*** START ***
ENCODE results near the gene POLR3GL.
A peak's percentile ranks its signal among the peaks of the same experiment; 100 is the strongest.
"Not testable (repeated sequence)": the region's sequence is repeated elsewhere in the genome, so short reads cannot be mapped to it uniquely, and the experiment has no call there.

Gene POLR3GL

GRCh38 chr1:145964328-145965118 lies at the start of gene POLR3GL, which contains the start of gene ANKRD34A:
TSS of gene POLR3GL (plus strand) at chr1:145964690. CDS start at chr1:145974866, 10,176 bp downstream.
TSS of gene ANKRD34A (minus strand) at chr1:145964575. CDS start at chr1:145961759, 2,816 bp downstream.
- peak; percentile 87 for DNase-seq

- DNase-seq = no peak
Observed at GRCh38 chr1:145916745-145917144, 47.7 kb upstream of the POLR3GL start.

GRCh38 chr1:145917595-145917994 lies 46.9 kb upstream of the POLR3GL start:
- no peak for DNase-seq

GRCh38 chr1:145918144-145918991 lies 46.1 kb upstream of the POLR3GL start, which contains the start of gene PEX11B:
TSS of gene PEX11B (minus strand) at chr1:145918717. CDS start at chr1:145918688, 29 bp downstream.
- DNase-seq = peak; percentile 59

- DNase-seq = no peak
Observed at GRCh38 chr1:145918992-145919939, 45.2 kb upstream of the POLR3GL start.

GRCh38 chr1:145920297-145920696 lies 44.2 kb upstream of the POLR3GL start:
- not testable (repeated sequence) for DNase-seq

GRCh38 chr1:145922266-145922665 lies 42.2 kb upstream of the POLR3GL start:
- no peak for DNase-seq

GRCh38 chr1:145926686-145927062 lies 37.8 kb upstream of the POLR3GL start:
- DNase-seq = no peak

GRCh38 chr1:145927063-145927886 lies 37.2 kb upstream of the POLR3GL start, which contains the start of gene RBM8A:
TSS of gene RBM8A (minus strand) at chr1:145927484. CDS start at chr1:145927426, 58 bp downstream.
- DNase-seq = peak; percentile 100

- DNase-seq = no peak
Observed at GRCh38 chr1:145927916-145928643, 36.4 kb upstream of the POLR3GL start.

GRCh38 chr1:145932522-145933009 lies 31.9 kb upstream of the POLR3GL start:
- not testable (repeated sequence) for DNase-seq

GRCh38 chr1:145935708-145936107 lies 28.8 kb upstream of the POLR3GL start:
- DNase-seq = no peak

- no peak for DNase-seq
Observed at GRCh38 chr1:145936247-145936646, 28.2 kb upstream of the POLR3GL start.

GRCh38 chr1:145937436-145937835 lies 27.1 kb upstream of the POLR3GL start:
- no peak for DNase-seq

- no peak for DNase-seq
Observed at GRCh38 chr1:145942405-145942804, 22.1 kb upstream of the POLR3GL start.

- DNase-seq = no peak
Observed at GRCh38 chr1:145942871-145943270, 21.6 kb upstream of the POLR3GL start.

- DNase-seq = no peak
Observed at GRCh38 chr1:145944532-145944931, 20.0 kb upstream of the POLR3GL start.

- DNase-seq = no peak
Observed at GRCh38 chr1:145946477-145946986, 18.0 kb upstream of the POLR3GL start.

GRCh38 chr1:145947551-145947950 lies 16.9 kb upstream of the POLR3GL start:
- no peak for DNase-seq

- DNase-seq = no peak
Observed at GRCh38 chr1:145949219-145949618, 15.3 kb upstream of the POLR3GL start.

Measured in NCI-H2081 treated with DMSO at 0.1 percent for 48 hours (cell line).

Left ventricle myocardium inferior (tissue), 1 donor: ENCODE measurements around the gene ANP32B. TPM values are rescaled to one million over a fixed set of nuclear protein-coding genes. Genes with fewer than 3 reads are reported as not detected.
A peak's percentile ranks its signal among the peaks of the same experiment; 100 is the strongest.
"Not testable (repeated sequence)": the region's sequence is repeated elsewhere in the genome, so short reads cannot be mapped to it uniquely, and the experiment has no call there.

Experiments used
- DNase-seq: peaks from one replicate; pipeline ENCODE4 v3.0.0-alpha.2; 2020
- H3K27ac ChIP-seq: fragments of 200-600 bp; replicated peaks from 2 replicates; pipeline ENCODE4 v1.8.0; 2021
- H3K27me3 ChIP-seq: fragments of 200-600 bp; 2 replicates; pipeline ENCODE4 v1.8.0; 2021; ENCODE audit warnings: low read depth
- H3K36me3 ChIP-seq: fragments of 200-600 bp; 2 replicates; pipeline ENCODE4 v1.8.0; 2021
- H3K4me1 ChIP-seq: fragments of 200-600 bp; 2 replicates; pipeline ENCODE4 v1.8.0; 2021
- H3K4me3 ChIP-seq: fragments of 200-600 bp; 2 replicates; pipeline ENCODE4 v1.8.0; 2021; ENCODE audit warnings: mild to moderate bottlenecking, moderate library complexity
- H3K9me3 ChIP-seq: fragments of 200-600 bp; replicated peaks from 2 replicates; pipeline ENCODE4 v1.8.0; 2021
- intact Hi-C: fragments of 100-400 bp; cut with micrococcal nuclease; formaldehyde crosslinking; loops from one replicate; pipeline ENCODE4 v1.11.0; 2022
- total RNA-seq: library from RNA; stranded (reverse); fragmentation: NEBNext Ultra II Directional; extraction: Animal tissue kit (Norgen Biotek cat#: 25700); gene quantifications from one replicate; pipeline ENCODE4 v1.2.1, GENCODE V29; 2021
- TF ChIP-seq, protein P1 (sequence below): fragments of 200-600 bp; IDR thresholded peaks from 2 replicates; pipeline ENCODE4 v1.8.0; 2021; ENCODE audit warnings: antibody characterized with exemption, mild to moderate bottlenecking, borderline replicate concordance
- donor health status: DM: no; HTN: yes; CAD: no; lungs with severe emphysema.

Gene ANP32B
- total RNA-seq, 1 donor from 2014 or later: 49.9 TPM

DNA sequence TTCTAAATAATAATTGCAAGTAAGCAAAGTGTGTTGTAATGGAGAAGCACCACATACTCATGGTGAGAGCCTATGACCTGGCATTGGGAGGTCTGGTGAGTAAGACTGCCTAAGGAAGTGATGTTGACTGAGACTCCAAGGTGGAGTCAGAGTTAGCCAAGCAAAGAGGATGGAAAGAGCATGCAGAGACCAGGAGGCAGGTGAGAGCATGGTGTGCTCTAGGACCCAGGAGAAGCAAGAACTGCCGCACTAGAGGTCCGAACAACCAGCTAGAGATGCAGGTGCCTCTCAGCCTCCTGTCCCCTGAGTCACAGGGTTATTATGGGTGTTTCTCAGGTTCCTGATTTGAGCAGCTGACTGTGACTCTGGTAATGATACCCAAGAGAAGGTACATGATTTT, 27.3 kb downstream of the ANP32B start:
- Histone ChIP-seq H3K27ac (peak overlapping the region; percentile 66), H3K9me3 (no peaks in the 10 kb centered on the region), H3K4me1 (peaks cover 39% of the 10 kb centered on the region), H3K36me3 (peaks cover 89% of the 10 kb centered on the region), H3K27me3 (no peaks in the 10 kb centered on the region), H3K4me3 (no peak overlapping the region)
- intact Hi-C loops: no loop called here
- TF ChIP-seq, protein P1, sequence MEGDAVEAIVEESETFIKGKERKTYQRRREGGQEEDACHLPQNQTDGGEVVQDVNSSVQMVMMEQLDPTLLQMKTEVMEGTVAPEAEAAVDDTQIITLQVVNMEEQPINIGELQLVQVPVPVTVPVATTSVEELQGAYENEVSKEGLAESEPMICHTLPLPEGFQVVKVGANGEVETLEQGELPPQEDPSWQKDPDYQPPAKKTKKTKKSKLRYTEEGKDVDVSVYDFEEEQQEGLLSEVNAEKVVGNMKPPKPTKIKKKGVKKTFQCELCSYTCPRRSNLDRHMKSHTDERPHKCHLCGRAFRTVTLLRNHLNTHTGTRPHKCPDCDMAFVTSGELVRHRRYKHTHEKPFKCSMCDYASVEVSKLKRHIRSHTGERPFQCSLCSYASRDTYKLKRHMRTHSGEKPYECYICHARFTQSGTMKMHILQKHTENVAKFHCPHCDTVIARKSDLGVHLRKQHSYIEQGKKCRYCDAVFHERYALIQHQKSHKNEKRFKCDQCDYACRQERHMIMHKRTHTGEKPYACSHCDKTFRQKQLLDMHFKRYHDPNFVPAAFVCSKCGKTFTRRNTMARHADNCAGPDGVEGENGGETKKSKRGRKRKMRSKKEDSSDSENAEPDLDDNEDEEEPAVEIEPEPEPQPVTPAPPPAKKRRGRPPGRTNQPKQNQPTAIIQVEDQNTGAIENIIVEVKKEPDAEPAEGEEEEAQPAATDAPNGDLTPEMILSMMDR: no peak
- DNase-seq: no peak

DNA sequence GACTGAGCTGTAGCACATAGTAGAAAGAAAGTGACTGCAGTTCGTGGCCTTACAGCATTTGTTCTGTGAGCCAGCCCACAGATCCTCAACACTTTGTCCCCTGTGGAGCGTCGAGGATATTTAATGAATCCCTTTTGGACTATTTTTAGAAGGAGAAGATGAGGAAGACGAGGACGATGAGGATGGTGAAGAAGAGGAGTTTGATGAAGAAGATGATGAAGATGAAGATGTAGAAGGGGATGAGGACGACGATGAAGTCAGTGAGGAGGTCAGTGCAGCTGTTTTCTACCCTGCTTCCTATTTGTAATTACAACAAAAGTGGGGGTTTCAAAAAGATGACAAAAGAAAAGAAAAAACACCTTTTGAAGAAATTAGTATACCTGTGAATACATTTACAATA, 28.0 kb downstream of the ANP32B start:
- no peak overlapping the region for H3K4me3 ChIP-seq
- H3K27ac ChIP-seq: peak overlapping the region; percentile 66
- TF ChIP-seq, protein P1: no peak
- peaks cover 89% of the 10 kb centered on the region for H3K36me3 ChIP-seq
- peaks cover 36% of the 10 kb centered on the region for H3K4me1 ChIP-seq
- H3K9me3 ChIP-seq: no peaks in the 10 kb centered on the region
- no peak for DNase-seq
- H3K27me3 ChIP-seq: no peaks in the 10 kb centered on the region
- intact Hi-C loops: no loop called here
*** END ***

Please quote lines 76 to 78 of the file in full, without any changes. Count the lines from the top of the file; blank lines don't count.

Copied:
- peaks cover 89% of the 10 kb centered on the region for H3K36me3 ChIP-seq
- peaks cover 36% of the 10 kb centered on the region for H3K4me1 ChIP-seq
- H3K9me3 ChIP-seq: no peaks in the 10 kb centered on the region